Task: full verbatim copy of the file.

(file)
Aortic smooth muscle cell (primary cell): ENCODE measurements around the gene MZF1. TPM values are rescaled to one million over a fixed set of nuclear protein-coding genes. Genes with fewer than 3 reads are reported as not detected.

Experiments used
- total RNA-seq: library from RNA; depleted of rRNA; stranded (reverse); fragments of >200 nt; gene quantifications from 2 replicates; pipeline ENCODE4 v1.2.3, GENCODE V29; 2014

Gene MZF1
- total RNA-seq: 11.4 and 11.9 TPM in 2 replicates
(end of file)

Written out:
Aortic smooth muscle cell (primary cell): ENCODE measurements around the gene MZF1. TPM values are rescaled to one million over a fixed set of nuclear protein-coding genes. Genes with fewer than 3 reads are reported as not detected.

Experiments used
- total RNA-seq: library from RNA; depleted of rRNA; stranded (reverse); fragments of >200 nt; gene quantifications from 2 replicates; pipeline ENCODE4 v1.2.3, GENCODE V29; 2014

Gene MZF1
- total RNA-seq: 11.4 and 11.9 TPM in 2 replicates